First of all, a HUGE thank-you to everyone (if anyone) who's bothering to pick this story up again! I've been very busy these past many moons, trying to finish my degree. Now that it's down to the last weeks, I'm procrastinating! So, finally!, another chapter.

Second, "Que Sera Sera" © 1956 Jay Livingston and Ray Evans

February 9, 1965

Greg liked Maggie's house. It was cheerful and pleasant. The furniture was soft and squishy, and upholstered in bright colors. There were always toys lying around in a glorious disarray that contrasted with the careful tidiness of his own home. There were cookies to eat, and baby Sarah to play with, and Maggie to impress with his vast knowledge. There were lots of great things about Maggie's house.

Best of all, though, was Auntie Gwen. She wasn't always there, because even though she was a grown-up she went to Yoosee Esdee, but some afternoons she would be home. She played with Greg and Maggie like she was just a big kid. She was funny and she didn't treat them like babies. And she played the guitar.

Greg loved the guitar. Gwen would take it out of its furry brown case, and set it lovingly in her lap. Then she would spread her long fingers over the frets, and music would magically eminate from the heavy wires. Gwen usually sang kids' songs, like The Owl and the Pussycat andThere's a Hole in the Bottom of the Sea. She also sang the alphabet a lot, because even though Greg knew his ABCs off by heart, Maggie was littler and she didn't. Sometimes, however, Gwen would sing grown-up songs, too. Greg really liked the one about how it didn't matter any more, which along with the one that went "Deep in my heart, I do believe…" was one of Gwen's favorites. Greg liked it because sometimes he wished that a lot of things didn't matter anymore, especially when Mommy talked about the time in the distant future when Dad would come home from the war.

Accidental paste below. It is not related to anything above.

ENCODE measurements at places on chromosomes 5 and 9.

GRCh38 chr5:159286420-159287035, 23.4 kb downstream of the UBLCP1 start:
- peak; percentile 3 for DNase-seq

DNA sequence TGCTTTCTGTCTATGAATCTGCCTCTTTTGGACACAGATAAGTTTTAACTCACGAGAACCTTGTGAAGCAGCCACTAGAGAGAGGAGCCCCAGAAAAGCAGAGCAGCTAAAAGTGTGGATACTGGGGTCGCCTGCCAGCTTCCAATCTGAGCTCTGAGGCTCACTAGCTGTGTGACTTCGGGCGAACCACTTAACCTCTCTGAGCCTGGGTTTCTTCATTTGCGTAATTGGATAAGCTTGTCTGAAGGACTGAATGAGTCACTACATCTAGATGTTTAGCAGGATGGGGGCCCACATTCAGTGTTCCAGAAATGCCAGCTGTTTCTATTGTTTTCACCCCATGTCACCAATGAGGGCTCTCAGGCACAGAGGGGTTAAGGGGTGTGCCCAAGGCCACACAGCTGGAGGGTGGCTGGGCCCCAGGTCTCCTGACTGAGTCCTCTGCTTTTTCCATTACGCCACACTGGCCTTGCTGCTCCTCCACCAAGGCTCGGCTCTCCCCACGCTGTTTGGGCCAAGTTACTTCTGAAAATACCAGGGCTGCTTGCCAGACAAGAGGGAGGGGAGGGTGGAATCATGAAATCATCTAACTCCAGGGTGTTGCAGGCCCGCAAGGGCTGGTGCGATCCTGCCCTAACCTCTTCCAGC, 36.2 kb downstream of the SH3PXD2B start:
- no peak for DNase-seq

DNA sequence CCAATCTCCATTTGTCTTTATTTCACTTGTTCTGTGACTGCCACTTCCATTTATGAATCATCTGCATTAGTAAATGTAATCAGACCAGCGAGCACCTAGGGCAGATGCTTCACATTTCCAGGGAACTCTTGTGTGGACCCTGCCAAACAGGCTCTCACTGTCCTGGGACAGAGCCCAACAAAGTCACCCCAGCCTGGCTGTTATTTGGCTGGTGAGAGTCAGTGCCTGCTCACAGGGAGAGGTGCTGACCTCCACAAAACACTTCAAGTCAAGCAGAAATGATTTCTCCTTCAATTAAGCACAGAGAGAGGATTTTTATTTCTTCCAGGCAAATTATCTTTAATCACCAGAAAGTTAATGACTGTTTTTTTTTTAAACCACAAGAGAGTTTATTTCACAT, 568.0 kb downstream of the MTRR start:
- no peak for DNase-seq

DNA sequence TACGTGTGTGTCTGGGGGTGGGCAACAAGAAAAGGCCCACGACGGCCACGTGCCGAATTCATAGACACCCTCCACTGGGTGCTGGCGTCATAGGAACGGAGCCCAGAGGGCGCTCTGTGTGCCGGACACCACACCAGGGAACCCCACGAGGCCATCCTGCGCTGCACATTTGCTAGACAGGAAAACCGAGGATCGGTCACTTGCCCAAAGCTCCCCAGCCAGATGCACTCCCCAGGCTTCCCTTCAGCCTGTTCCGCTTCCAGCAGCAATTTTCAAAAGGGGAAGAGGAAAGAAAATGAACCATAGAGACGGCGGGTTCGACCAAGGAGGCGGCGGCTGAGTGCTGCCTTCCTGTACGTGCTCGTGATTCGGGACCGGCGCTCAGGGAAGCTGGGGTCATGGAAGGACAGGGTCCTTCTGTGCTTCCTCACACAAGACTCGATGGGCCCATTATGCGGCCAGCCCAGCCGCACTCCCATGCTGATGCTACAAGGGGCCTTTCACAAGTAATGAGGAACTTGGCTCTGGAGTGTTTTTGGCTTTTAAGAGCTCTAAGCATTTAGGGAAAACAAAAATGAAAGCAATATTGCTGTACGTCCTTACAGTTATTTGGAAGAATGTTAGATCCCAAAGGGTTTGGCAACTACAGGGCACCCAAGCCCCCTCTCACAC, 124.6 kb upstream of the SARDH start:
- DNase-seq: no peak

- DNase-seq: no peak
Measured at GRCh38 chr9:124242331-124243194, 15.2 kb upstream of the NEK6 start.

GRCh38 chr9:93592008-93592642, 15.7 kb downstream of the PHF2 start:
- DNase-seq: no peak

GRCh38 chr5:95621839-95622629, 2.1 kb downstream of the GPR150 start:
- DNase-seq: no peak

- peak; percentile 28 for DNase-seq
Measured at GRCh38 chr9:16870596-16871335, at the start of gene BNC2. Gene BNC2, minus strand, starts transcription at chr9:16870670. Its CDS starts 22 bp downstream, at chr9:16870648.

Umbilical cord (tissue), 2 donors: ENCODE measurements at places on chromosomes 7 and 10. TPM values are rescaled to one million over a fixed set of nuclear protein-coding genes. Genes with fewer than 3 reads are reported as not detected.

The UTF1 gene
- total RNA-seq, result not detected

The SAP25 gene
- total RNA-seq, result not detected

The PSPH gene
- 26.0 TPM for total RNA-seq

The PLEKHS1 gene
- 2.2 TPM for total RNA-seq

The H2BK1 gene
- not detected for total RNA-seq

On this particular afternoon, Gwen had run through the usual repertoire of children's songs, and was still strumming away. She had a distant look in her eyes as she sang, but Greg was too transfixed by her hands to worry about her face. He was standing next to her where she sat on the sofa, leaning on her knee and watching the guitar as if mesmerized by its magic. Maggie had grown board of listening, and was now on the other side of the room, undressing her baby doll with incredible resolution.

Auntie Gwen changed chords and began to strum melodiously as she started a new song.